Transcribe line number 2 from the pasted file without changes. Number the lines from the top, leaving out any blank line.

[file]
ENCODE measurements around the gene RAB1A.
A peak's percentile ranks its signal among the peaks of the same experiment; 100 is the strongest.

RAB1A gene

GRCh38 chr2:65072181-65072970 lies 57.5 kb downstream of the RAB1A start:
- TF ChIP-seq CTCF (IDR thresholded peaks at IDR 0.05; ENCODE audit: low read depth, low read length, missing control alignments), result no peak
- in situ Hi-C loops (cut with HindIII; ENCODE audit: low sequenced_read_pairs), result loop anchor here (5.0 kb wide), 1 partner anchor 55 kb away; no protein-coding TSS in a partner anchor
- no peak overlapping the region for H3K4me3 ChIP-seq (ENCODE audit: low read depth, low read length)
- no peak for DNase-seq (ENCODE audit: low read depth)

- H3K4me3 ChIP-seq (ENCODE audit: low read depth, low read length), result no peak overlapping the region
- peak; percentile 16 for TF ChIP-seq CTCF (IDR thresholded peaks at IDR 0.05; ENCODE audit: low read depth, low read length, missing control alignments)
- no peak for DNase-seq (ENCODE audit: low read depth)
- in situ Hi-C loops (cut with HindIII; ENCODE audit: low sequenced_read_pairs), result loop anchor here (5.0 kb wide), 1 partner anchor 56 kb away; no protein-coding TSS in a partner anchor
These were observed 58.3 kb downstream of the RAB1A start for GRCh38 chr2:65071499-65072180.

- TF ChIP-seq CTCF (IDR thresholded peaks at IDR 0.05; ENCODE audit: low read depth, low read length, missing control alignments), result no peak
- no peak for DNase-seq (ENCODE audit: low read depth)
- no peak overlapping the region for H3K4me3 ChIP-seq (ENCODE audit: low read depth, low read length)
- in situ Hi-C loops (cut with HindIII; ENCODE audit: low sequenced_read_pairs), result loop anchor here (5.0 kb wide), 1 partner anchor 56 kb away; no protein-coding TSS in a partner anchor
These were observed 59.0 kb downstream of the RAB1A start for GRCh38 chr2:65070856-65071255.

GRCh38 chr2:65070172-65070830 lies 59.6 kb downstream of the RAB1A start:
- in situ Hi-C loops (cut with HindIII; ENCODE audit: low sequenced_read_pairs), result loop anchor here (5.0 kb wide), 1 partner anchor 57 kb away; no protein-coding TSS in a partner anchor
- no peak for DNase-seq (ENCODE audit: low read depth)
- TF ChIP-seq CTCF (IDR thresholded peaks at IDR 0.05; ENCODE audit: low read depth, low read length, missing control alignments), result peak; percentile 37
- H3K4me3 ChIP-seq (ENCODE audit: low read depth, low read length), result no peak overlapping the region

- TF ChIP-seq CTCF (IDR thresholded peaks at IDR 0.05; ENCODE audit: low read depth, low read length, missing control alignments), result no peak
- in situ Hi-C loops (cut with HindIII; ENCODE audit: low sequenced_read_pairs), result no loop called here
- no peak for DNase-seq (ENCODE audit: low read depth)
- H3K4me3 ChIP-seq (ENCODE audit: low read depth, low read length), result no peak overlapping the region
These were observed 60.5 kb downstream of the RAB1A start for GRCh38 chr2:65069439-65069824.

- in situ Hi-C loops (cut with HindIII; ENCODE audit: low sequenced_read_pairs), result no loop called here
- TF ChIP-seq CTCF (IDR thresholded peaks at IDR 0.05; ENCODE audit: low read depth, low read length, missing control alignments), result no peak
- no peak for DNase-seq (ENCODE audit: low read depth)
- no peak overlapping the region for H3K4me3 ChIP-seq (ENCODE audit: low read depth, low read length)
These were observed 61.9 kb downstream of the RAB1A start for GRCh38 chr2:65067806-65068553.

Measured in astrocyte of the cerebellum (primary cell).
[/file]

A peak's percentile ranks its signal among the peaks of the same experiment; 100 is the strongest.